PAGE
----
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The last time we paid much attention to New York Times Super Big J loser Kurt Streeter he was bashing LSU gymnast Olivia Dunne for using her beauty to land marketing deals with brands while celebrating Angel Reese for rising up against big, bad white woman Caitlyn Clark in the women’s basketball national championship.
He never mentioned how Reese went on to do a Sports Illustrated swimsuit shoot just like Dunne.
Kurt the Loser wrote his final sports column Sunday — the NYT sports section is gone thanks to the company buying The Athletic and replacing dorks like Kurt — and he used the space to celebrate the “rise of women’s sports” while noting he “tried to stand for the outsiders and make sense of it all.”
Let’s face it, Kurt’s big mission at the NYT was to tell America that white men are pigs, and claim women in sports deserve equal pay even when they don’t bring in revenue to support such a ridiculous stance and to race hustle.
This guy was the perfect sports columnist for the Times when they hired him in the summer of 2020.
What’s funny about Kurt’s final column reminding women how he went to war for them is that he never dared to write about Lia Thomas. Not once.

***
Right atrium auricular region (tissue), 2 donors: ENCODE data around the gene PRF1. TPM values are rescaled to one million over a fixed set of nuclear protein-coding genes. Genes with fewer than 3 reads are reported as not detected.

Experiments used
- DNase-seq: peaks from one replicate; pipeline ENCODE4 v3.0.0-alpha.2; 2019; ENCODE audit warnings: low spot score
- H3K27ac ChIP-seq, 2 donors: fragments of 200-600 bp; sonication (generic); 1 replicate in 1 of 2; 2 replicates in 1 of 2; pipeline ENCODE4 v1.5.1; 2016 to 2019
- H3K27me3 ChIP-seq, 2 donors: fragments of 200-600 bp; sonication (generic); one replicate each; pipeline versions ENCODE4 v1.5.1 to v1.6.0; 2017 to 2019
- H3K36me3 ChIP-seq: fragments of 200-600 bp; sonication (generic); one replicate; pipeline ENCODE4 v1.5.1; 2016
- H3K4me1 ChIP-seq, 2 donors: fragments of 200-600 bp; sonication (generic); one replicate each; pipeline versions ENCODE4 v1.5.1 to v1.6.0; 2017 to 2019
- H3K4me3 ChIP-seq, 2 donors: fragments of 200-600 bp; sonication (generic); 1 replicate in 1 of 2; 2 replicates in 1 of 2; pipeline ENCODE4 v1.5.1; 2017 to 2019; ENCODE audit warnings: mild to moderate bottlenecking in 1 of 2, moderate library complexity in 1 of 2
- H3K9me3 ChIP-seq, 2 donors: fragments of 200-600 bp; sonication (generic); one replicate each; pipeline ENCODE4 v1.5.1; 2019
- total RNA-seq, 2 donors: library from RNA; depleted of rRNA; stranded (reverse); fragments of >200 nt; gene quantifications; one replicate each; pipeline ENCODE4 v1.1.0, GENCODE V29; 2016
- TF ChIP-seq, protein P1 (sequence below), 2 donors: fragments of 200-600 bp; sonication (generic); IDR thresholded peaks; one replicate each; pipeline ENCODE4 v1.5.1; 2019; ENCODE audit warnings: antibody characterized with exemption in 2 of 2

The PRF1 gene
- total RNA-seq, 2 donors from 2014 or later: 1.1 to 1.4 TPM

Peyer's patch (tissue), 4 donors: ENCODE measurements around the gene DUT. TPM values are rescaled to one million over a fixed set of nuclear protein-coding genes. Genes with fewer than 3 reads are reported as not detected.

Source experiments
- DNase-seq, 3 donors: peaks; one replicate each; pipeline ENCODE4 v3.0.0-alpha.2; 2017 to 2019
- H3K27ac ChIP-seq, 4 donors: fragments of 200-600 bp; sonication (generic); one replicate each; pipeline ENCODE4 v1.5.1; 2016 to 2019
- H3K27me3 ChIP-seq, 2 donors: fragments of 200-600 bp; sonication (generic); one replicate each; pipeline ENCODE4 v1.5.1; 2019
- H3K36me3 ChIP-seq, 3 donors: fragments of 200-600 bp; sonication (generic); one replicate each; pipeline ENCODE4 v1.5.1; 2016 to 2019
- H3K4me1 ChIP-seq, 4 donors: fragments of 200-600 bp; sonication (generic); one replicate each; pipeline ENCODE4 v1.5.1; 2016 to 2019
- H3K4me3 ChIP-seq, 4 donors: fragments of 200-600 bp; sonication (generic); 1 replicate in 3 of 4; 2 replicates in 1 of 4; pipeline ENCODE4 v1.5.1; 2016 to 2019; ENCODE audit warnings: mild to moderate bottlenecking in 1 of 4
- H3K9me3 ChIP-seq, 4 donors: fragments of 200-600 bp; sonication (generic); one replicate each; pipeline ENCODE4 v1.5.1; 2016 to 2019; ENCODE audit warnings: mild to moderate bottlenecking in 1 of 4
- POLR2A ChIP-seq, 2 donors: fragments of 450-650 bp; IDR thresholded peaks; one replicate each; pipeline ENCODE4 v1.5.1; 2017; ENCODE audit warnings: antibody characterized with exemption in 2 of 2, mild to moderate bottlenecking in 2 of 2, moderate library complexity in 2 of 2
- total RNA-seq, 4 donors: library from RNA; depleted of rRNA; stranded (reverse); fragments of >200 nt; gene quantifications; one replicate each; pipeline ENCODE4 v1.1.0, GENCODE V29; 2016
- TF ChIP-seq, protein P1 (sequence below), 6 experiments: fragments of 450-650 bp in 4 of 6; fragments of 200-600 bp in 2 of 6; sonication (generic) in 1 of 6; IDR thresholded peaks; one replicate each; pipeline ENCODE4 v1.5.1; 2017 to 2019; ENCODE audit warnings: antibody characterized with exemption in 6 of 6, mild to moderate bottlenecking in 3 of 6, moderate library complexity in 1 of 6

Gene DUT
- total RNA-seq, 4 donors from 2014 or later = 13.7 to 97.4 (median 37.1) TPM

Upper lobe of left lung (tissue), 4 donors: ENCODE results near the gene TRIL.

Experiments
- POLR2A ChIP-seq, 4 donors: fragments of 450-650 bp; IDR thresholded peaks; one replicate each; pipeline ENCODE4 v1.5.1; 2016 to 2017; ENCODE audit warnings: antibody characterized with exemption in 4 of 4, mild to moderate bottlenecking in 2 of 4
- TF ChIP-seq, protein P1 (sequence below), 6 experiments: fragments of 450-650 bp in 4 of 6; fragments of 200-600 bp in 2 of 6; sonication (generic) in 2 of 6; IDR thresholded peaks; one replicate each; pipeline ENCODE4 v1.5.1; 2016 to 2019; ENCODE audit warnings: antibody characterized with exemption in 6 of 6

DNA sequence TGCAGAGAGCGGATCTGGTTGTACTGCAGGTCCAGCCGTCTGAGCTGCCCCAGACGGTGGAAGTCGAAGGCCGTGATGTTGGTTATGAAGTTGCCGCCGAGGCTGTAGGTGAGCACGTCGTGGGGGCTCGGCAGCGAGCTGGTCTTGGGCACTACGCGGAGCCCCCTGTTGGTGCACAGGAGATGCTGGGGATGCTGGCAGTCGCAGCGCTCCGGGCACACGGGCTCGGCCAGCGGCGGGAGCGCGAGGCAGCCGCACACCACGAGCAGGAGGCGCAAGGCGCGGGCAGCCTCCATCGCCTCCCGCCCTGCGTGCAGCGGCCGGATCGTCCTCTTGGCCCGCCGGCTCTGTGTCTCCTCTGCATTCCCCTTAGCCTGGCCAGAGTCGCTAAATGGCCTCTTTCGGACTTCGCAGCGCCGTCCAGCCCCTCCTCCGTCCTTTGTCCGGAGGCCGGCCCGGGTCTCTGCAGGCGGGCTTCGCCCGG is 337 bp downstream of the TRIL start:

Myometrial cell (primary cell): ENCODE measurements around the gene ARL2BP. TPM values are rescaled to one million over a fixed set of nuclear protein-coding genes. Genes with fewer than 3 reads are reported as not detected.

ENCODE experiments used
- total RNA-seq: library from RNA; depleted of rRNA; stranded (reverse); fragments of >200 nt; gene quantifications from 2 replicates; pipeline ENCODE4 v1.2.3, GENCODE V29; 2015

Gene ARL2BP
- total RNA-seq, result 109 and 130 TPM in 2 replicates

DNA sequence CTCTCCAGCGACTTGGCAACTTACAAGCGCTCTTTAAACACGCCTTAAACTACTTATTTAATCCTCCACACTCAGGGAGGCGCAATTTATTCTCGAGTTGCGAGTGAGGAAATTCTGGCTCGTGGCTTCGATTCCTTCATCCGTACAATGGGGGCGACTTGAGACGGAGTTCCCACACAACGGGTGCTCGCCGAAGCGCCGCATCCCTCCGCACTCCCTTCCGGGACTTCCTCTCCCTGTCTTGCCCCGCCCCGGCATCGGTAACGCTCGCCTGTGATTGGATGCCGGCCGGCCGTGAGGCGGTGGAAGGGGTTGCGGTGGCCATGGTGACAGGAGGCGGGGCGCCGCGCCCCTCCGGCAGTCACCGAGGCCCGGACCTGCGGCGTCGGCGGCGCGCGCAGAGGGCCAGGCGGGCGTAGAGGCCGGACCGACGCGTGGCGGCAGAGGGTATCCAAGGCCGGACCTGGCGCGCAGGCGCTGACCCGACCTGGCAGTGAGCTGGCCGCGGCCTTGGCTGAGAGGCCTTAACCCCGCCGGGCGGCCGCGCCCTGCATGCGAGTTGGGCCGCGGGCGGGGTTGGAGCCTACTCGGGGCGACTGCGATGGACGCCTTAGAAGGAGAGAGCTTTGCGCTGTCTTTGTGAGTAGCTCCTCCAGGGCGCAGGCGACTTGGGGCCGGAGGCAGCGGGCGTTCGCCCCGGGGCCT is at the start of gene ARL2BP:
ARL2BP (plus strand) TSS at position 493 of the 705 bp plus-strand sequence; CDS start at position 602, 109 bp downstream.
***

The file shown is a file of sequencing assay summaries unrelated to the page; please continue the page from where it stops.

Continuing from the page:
It was the one topic that would move the needle in a big way and Kurt never even dabbled. Never even dipped his toes in the water to get a temperature reading.
In late 2021, right in the heart of Streeter’s run as a Times sports columnist, Lia Thomas was destroying biological female swimming records at the University of Pennsylvania and leaving teammates in tears as they prepared to be demolished by the biological male swimmer.
Streeter, the champion of women in sports, never mentioned it. Not once.
He never mentioned Thomas beating female Olympians for a swimming national championship. Never mentioned Thomas saying how the Olympics were on the radar.
Kurt ignored it and now he has the balls to take a victory lap on how he was such a warrior for the rise of women’s sports.
This is why Kurt is widely recognized by OutKick as a complete loser as he rides off into the sunset and into some role where he’ll write general news feature stories for the Times.
“I sought to be a strong voice in this space, and to add to the mix a good pinch of storytelling and the occasional piece spiced with a little cheeky fun,” Kurt wrote in his goodbye column. “More than anything, I sought to live out the most tried-and-true of journalistic credos: comfort the afflicted and afflict the comfortable — or, in my parlance, fight for the outsiders and the outliers, the unseen and the overlooked.”
Ah, yes, Kurt the fighter.
What a run it was for Streeter. He really took a bold stand when biological females needed him the most as Thomas was rampaging to the NCAA Championships.
So bold. So brave.